Gov. Sanders addresses concerns over LEARNS Act in town hall
JONESBORO, Ark. (KAIT) - Arkansas Governor Sarah Huckabee Sanders answered questions during a town hall meeting in Jonesboro Monday about the controversial LEARNS Act.
Sanders signed the bill into law in March which creates a new school voucher program and increases teacher pay.
Protesters gathered at the door of the Simpson Theater on the A-State campus, holding signs and chanting the “LEARNS Act has to go.”
The governor, who spoke with Education Secretary Jacob Oliva, said she “was happy to pass legislation that will transform education in Arkansas.”
Oliva said his department met with school leaders after the law was signed to address concerns early on.
One question raised was about preparing students for the workforce.
Sanders said she was concerned there was too much focus on what students knew, not what they were capable of, so she wanted to address putting students on paths to get into workforces directly.
She said she is also providing more resources to address literacy scores in the state and expects scores to go up as soon as next year.
Representatives from several school districts were in attendance, including those from the Brookland School District who had multiple concerns.
Brookland board member Dana Johnson questioned teacher pay.
“A teacher who maybe has a master’s degree and has been teaching for 20 years or more is now going to make the same salary--$2,000 more--than someone coming right out of college,” she said.
Superintendent Brett Bunch had concerns about the district’s growth. The Brookland School District is one of the fastest-growing districts in the state.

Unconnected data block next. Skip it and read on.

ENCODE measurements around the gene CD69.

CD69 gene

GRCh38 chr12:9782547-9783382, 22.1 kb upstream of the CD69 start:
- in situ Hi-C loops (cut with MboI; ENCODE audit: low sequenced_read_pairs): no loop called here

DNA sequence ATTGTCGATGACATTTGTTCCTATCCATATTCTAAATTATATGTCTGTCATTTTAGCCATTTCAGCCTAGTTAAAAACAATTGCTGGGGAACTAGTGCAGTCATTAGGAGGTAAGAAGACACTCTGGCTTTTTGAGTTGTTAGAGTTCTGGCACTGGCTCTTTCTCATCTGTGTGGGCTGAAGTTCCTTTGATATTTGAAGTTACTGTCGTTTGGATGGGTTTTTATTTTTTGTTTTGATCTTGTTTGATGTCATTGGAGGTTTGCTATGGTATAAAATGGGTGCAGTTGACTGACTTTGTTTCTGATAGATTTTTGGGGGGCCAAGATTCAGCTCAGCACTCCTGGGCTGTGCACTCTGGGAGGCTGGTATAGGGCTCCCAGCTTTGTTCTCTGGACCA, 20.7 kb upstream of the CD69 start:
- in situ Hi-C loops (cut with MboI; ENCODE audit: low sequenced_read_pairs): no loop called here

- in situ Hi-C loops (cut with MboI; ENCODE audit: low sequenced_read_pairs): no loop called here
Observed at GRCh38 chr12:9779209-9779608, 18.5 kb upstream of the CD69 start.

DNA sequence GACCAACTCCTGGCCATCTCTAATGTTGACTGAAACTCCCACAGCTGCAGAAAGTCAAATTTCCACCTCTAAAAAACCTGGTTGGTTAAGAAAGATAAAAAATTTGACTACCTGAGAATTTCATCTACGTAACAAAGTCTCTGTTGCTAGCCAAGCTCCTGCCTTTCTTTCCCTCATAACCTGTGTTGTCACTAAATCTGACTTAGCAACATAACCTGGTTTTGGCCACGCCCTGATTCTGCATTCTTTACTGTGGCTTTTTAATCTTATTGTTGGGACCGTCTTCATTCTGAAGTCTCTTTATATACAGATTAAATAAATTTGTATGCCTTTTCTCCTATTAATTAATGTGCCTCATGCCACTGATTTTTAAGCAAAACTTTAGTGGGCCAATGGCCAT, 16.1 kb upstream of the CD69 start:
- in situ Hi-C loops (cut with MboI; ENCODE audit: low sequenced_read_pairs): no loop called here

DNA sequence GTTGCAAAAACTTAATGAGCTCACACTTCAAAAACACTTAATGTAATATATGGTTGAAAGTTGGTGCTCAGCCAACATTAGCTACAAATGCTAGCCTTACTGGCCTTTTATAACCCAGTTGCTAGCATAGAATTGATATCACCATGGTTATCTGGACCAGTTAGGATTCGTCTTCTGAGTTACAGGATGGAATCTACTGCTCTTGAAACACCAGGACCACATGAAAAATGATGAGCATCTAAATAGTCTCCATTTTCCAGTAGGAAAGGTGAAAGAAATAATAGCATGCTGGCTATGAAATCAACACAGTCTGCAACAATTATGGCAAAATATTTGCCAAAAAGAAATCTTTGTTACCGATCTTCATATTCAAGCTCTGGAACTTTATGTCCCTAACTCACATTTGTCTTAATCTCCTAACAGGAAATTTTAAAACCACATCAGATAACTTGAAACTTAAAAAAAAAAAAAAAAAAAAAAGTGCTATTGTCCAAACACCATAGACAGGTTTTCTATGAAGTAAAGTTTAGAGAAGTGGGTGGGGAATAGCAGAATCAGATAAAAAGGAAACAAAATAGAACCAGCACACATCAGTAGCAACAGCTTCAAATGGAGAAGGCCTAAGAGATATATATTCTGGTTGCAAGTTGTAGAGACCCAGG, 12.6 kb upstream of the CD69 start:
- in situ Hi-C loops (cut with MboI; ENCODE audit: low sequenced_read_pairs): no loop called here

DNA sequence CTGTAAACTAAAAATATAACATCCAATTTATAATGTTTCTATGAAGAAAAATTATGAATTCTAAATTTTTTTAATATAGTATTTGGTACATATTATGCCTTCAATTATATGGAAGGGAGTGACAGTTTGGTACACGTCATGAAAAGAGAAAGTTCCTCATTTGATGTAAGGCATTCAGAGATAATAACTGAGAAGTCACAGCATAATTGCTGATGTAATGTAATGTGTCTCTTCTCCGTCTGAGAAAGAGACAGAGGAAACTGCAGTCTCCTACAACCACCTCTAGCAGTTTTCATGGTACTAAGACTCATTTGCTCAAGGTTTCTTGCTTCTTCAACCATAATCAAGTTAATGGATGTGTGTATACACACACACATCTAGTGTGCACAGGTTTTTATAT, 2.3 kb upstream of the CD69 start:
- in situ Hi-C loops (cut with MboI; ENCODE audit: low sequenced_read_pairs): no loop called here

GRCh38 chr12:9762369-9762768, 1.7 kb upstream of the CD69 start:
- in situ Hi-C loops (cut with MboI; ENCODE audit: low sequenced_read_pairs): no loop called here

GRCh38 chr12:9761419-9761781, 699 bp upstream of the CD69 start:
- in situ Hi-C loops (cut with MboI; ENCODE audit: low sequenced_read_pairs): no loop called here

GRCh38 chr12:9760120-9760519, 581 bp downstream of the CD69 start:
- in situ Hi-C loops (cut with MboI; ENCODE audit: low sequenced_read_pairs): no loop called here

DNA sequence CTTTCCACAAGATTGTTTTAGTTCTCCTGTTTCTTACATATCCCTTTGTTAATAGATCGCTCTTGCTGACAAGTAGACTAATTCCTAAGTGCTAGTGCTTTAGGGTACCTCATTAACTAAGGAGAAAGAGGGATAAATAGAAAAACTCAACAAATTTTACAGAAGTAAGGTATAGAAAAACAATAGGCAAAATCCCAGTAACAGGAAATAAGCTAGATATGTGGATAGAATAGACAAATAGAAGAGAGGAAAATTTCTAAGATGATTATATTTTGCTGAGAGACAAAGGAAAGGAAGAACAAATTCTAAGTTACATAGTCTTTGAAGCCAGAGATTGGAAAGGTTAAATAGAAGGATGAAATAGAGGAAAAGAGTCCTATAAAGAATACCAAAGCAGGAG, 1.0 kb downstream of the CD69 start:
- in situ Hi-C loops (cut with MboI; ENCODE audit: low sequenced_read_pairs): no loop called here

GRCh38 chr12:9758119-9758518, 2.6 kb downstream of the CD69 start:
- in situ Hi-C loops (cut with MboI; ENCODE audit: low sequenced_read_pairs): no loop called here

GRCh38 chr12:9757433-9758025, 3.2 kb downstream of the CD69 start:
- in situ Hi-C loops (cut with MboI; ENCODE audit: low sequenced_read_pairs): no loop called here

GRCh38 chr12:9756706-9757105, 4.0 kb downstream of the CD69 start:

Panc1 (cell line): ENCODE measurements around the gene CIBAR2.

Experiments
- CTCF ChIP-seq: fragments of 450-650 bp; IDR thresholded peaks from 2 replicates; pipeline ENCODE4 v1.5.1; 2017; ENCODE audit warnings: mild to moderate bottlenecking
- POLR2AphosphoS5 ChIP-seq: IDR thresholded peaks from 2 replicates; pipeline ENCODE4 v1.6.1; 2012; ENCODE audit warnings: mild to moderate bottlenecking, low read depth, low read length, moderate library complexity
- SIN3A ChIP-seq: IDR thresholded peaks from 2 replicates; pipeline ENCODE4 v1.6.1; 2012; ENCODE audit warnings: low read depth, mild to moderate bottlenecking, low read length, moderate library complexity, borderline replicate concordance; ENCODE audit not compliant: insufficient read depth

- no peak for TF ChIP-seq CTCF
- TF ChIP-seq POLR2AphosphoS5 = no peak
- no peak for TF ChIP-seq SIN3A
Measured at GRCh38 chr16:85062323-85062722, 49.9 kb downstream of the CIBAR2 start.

“We have to build a new building which currently, it’s at about $425 a square foot to build, so how are you going to address both?“ Bunch asked.
Sanders replied there was a plan to address both issues.
“We have given more allocation for facilities funding and done that for the next couple of years so that there is potentially more money available because of that issue that so many schools are running into,” she said.
Sanders also said the state would help pay those teachers longer than a year.
“I’m elated to hear that that fund is going to continue year after year, I think that’s important to a lot of the school districts,” Johnson said.
Johnson said her short-term concern was answered, but her question about veteran teachers was still unanswered.
“There are still some questions on what we can do and where we can get funding to be able to recognize teachers who have been in the classroom for 15, 20, 25 years,” she said.
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